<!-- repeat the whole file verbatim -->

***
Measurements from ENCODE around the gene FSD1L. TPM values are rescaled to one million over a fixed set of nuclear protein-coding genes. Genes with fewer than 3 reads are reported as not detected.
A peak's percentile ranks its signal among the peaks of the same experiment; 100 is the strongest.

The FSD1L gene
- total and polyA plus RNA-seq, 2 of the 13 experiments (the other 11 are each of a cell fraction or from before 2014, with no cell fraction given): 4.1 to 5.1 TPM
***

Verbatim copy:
Measurements from ENCODE around the gene FSD1L. TPM values are rescaled to one million over a fixed set of nuclear protein-coding genes. Genes with fewer than 3 reads are reported as not detected.
A peak's percentile ranks its signal among the peaks of the same experiment; 100 is the strongest.

The FSD1L gene
- total and polyA plus RNA-seq, 2 of the 13 experiments (the other 11 are each of a cell fraction or from before 2014, with no cell fraction given): 4.1 to 5.1 TPM